Reading is difficult, what with all the concentration and not having sex. Reading on a computer screen is even more difficult, what with all the retinal damage and double-penetration porn that’s three clicks away.
So with the advent of the internet, the literary world saw a new type of article that made it possible, though still not probable, for us to read entire articles online. This is the list article.
Although the list article is the simpleton’s path to reading comprehension, the reasons why a list article is simple are not so simple, but definitely simpler than this sentence. So let’s explore why list articles are digestible for reasons that don’t merit an explanation because, after all, this is only a list article.
Blocks of text on your computer screen that are more than five or six lines automatically make you hungry. The short paragraphs that are separated by a heading keep the stresses of reading at bay, which is why this sentence shouldn’t drag on any longer than it has to.
Even worse than an uninterrupted block of text is a single train of thought that carries on for more than 300 words. Unlike a regular article, a paragraph in a list article only has to be loosely associated with the preceding paragraph, if at all. It’s like a monologue on a late-night television show but without all the depression that comes with watching a late-night television show.
Easy to skim
One of the best parts in a list article is that they’re really easy to skim, especially when the author bolds text. This is also helpful because most people suck-ass at writing anyway—thanks to the overexposure of William Faulkner in high schools–so it’s not like you’re missing anything. And cool text colors make you feel like you’re reading a pre-highlighted textbook, though too many colors will give you a headache.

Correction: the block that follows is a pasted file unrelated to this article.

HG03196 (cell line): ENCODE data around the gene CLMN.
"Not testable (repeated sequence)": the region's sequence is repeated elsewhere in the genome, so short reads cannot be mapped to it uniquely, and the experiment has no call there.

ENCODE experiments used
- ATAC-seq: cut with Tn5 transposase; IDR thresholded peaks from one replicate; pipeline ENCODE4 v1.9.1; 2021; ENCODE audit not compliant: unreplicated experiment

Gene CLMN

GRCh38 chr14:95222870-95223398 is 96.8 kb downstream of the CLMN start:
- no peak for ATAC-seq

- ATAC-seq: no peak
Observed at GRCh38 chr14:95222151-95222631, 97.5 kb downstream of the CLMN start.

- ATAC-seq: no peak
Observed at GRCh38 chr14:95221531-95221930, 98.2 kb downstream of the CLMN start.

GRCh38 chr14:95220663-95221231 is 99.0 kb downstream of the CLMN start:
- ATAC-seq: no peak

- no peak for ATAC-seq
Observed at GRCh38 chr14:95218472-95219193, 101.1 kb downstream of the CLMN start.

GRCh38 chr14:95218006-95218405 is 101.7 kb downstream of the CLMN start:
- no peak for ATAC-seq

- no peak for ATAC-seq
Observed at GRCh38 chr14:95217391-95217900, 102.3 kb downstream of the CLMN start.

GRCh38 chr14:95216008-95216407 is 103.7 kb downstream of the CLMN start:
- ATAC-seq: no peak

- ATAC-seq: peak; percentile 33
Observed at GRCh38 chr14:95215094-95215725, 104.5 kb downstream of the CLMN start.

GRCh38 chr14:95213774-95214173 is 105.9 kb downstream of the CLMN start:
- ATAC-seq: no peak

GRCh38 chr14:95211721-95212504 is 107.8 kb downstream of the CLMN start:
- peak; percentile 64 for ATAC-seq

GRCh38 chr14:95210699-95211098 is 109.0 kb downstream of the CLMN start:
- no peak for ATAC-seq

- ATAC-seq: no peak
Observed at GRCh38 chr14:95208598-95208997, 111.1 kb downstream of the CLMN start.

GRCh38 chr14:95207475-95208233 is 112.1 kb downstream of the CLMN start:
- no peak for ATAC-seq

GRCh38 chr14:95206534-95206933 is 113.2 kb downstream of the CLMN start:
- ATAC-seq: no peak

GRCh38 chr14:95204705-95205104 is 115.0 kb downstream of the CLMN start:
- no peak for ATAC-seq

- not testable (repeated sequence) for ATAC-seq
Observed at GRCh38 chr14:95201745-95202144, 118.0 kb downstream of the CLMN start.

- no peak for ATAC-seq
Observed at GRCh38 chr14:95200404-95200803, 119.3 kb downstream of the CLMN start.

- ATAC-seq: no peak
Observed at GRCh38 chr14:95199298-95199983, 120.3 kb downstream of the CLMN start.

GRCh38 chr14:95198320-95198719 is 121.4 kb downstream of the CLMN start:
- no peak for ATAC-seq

If I were you, however, I’d obsess over every single one of my words, even this one, but having the option to skim takes the pressure off, which is why it’s best to have first dates at a public venue with multiple escape routes.
The Defenestration of Prague
In a regular article, you don’t know if a paragraph is boring until you finish it. In a list article you know if a paragraph is boring if its heading is “The Defenestration of Prague,” so then you can just skip it.
Easier to read
It’s not that we’re bad readers, we’re just bad readers when we have to read too much in a row. This is why books are broken up into chapters. Even scenes in a porno get boring if they go too long. If this was a regular article, you probably would have given up by now and watched a Katy Perry video on youtube. In fact, list articles can be so palatable that the reader will give the author license to explore the theme in several different ways even if it results in repetition, like Pachelbel’s Canon in word form.
One of the best parts of the list article is that, instead of trying to come up with a coherent conclusion that wraps up the article with concision and style, I can just write “Conclusion” in bold atop a half-baked paragraph.